"It is our intention to make this new code easily usable for construction and in-service inspection in any country, so that transport tanks built anywhere can be used anywhere. In addition, we want to make the code easy to apply internationally. The language will be English. We will work on a simple format, and we will use metric units.

"We will apply the idea of equivalence. The qualifications for engineers, designers, and others in various jurisdictions should be equivalent, not necessarily identical. We will leave this up to the jurisdiction, perhaps with approval by ASME."

International use of the ASME Code has grown steadily since about 1972, Selz said. There are approximately 650 non-nuclear ASME stampholders outside the United States and Canada, with about 350 currently in Europe.

Membership on the subcommittee includes DOT officials and representatives from TCA. They approved a draft outline of the new Section XII in September 1997 and hope to complete a rough draft of the new standard by the end of 1998. A final draft won't be ready for a couple of years.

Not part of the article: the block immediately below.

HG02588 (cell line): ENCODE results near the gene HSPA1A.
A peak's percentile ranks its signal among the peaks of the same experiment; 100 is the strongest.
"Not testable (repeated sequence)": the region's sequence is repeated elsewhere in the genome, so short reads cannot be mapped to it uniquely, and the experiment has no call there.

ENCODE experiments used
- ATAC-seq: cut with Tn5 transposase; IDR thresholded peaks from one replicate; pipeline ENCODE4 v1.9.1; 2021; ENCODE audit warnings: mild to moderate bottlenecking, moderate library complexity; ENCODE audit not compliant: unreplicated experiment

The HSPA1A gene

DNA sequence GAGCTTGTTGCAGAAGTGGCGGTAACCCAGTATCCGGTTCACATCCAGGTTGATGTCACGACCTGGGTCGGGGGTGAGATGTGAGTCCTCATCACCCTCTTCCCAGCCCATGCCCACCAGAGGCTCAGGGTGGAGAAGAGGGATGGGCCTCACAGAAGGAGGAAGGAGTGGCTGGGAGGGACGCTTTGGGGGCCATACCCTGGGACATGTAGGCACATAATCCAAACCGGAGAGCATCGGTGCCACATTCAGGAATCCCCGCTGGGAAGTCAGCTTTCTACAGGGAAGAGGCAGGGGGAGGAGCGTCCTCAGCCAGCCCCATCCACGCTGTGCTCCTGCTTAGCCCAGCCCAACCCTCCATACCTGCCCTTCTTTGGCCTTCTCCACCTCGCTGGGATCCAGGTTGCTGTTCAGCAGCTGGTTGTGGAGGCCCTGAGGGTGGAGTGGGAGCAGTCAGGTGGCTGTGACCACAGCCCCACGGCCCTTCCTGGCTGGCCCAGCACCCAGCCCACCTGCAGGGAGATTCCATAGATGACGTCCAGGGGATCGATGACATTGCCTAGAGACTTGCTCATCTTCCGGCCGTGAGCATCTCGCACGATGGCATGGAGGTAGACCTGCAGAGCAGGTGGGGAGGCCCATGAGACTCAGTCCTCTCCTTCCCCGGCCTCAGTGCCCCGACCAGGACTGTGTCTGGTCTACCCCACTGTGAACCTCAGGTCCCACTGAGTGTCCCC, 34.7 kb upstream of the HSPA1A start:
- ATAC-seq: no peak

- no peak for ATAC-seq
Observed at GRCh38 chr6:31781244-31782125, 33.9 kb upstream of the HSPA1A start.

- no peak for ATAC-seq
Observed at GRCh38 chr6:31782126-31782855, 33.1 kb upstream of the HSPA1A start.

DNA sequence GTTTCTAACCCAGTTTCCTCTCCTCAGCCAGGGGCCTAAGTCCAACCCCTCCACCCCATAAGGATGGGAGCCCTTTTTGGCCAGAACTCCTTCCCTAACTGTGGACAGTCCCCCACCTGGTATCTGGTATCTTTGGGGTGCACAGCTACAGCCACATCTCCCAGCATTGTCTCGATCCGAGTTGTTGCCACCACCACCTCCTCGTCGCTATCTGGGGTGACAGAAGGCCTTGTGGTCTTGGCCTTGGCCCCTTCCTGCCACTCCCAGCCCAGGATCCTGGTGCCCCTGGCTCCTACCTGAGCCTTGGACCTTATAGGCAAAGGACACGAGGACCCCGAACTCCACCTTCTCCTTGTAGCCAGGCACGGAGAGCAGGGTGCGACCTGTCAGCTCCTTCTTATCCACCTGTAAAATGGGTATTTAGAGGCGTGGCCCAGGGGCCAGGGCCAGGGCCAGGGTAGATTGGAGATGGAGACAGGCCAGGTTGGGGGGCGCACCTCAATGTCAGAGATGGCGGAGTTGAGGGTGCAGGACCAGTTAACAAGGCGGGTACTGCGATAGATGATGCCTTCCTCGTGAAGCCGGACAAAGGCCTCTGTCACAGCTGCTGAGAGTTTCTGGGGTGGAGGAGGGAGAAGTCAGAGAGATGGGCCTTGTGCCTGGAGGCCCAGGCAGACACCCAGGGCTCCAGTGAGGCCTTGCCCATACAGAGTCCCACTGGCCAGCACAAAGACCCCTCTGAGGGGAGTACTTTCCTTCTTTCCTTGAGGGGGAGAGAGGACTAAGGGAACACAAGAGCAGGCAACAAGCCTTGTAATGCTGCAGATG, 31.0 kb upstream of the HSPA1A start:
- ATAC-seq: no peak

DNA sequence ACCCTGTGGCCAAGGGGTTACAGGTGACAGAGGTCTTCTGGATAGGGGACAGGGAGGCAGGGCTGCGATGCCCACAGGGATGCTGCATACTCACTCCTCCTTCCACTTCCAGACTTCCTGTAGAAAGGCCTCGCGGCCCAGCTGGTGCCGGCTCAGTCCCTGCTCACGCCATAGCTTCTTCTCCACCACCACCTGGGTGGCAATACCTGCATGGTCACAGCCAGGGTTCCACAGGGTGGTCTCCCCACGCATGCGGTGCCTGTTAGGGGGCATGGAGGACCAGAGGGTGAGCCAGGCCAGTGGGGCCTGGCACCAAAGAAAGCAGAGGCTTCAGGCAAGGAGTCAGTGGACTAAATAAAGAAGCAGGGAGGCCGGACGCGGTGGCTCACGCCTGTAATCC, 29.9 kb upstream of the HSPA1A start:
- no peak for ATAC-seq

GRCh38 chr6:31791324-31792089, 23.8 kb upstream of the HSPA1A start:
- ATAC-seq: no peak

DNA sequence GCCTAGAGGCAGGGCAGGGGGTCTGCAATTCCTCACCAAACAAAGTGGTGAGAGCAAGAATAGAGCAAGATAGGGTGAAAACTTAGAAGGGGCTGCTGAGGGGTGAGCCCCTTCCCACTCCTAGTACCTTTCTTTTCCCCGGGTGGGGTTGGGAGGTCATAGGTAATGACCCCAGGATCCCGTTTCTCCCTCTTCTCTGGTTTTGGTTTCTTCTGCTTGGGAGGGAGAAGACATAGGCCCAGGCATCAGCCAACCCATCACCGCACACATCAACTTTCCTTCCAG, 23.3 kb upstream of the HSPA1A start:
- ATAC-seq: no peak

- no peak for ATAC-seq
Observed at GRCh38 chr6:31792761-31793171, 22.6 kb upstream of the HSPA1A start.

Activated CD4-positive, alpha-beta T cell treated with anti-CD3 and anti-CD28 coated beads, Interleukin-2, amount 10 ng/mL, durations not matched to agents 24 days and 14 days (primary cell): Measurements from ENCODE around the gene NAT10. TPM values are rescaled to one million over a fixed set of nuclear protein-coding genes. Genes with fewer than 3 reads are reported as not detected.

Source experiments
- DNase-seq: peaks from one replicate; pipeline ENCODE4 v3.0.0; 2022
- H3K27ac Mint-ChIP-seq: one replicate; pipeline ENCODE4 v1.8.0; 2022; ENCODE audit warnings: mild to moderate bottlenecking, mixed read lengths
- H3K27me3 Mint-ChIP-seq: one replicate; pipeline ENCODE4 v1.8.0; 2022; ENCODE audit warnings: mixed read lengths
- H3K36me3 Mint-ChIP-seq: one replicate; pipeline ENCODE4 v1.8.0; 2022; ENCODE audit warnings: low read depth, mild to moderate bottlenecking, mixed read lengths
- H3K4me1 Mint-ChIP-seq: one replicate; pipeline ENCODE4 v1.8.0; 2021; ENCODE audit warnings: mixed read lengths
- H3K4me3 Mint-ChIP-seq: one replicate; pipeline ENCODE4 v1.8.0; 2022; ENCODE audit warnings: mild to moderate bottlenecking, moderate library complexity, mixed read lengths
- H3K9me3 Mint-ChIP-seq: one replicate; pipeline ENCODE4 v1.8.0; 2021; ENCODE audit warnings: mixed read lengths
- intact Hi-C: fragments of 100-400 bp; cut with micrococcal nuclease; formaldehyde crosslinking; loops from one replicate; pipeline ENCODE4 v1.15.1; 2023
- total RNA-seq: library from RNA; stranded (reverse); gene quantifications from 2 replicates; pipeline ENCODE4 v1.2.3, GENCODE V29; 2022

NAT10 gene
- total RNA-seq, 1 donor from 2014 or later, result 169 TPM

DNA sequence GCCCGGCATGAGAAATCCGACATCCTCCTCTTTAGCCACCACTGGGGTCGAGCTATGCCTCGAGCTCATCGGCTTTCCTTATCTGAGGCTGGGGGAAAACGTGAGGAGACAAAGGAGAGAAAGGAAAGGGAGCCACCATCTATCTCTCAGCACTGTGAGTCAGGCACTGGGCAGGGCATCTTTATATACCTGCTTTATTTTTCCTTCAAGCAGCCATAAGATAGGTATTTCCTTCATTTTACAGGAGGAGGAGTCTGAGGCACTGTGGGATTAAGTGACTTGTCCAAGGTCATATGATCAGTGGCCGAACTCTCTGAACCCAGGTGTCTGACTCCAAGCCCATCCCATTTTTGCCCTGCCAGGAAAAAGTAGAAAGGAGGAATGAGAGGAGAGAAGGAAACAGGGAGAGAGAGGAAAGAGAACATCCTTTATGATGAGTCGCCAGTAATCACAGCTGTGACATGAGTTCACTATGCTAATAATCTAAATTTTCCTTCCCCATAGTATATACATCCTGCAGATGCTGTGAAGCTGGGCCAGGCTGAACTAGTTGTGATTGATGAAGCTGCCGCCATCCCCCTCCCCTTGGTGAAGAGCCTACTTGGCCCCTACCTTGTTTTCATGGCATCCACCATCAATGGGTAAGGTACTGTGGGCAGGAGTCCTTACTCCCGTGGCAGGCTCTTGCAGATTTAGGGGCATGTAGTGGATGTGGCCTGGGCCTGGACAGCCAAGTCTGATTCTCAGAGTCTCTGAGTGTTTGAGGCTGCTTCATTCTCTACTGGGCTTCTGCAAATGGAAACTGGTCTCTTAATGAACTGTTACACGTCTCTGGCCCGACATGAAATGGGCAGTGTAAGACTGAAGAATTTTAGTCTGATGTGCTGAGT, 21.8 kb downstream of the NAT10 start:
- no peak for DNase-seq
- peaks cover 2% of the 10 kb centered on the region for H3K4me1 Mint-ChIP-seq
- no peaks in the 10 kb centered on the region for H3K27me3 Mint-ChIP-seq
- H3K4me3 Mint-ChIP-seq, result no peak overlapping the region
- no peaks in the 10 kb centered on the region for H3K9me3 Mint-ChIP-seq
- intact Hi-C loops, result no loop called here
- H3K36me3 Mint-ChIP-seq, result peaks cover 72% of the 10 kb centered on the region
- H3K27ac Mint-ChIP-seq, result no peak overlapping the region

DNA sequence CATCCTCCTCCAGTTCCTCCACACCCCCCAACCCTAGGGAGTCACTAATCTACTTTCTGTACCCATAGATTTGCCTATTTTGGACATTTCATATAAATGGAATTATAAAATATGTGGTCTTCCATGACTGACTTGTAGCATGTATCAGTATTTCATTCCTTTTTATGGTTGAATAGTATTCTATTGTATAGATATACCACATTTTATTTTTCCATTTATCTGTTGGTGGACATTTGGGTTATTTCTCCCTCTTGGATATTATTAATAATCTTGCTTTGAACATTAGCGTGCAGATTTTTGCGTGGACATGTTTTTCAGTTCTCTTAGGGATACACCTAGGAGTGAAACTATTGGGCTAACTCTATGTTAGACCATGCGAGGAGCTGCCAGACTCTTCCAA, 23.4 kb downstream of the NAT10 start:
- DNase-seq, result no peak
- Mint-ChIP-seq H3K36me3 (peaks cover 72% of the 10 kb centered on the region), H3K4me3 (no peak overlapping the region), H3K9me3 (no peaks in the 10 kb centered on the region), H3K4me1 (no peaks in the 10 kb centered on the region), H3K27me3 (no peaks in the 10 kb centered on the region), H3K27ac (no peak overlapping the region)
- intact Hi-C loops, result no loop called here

The new ASME standard will cover all types of cargo tanks, and DOT has requested that the first units covered should be multiunit tankcar tanks (Ton tanks) and IMO portable tanks used for refrigerated and nonrefrigerated liquefied gases. These tanks often are used internationally.

Rail tankcar tanks intended for operation in the United States and throughout North America would come next. The last to be covered would be highway transportation cargo tanks that are used in the United States and North America.